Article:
My research focuses on Renaissance literature and art history, and deals with the
intersection of text and image during the early modern period. My current research
project focuses on the ways in which representations of Queen Elizabeth I serve to
construct English ideas of female authority. In particular, I analyze the relationship
between the representations of the queen by artists, writers and politicians and those
representations over which Elizabeth herself exercised some degree of control and
agency: her verse and her speeches as well as her progresses and other public displays.
My interests also include twentieth- and twenty-first-century popular interpretations
of early modern literature and history as well as in Elizabethan and Jacobean drama,
and I recently became the webmaster for the Queen Elizabeth I Society.
My teaching interests tend to reflect my research interests: I frequently teach such
courses as Shakespeare, Tudor literature, Stuart literature, and the first semester
of the British literature survey. I have also developed and taught courses on tragedy,
gender studies, critical theory, revenge drama, Christopher Marlowe, and Elizabeth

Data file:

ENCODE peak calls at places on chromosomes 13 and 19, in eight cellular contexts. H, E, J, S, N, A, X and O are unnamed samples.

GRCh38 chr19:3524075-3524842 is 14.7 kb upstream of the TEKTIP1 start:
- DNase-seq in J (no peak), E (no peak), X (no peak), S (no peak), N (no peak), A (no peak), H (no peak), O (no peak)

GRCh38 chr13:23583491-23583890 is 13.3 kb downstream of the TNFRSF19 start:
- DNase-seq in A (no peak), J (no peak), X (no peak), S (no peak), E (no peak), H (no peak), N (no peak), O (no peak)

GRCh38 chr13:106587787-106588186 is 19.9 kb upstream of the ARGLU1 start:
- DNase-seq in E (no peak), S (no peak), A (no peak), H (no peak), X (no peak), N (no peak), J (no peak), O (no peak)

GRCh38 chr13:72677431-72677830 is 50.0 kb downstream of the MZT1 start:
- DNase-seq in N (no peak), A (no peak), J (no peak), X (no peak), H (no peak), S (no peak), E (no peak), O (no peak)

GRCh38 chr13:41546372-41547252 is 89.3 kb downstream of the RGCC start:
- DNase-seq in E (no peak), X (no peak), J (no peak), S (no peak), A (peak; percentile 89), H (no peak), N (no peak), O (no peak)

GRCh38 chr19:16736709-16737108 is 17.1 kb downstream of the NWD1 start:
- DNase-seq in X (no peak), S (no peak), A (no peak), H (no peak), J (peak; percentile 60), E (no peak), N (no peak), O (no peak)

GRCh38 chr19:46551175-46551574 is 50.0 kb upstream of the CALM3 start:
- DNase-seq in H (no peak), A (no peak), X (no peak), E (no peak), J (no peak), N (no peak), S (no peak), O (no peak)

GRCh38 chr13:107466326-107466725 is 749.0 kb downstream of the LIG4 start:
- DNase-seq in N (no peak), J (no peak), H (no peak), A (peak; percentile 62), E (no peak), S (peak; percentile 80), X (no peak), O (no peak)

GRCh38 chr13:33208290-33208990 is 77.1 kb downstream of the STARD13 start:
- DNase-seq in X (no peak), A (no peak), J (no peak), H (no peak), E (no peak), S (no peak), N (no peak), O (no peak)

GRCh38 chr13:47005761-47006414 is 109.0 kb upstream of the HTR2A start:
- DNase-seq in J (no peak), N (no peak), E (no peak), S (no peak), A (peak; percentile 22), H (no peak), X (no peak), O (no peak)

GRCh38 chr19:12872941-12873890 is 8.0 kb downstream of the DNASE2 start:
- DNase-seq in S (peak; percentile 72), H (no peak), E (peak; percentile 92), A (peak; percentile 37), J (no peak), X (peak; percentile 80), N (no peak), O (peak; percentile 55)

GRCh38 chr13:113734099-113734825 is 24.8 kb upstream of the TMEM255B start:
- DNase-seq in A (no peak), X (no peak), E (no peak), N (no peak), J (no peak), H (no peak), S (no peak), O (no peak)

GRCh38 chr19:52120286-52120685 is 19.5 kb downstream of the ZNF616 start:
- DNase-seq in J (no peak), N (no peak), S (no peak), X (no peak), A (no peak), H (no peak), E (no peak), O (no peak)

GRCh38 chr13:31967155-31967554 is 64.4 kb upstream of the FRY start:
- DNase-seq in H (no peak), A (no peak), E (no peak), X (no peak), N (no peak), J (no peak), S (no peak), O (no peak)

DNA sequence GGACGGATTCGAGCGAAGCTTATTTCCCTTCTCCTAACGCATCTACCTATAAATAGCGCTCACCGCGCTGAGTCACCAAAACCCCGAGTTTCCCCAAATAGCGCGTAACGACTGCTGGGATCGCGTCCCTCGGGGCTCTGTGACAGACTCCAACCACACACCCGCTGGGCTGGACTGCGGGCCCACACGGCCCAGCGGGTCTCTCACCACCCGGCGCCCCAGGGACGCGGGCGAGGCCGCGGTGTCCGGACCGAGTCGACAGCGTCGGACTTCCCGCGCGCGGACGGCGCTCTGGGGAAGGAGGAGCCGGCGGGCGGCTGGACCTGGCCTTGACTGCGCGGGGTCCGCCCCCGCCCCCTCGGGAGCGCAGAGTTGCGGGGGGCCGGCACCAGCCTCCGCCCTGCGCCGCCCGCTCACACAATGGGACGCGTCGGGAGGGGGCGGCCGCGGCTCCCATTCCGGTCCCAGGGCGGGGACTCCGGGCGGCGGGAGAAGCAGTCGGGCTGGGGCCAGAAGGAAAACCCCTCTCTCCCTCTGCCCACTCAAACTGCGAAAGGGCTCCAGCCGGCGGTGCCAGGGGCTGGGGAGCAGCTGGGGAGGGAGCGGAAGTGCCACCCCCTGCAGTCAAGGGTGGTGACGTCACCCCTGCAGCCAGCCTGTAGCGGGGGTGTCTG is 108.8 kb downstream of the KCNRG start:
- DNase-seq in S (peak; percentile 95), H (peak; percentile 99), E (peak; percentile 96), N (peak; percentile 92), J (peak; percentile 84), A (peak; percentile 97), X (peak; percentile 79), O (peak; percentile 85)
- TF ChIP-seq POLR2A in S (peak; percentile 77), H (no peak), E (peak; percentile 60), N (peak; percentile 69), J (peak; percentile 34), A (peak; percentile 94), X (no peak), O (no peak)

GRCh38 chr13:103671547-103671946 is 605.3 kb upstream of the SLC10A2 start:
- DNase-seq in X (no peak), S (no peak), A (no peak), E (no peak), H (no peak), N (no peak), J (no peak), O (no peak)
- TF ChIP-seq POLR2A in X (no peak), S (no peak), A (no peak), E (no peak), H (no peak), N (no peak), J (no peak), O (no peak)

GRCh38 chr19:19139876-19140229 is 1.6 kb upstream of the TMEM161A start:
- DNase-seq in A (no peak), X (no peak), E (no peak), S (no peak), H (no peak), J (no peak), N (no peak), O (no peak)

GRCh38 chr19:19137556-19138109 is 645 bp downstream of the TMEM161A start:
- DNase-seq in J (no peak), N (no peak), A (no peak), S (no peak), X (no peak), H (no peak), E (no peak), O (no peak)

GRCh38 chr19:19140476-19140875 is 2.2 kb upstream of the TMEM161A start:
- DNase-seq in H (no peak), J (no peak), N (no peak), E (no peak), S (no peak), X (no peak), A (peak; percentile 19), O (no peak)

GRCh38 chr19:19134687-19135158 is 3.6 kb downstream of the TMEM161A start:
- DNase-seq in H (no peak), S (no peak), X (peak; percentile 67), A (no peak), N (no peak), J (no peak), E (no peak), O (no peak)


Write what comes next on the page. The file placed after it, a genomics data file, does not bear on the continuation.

Nathan Gorelick studies and teaches British and French literature from the Restoration
through Romanticism, Enlightenment philosophy, contemporary literary theory, and Freudian
psychoanalysis. His current research considers the origin of the modern novel and
its relation to the logic of the unconscious, with specific attention to the works
of Daniel Defoe, Jean-Jacques Rousseau, the Marquis de Sade and Laurence Sterne. His
publications include articles in CR: The New Centennial Review, Discourse, Theory & Event, and Umbr(a): A Journal of the Unconscious. He is also a founding member of the Buffalo Group for the Application of Psychoanalysis,
the only non-clinical research circle of the École freudienne du Québec.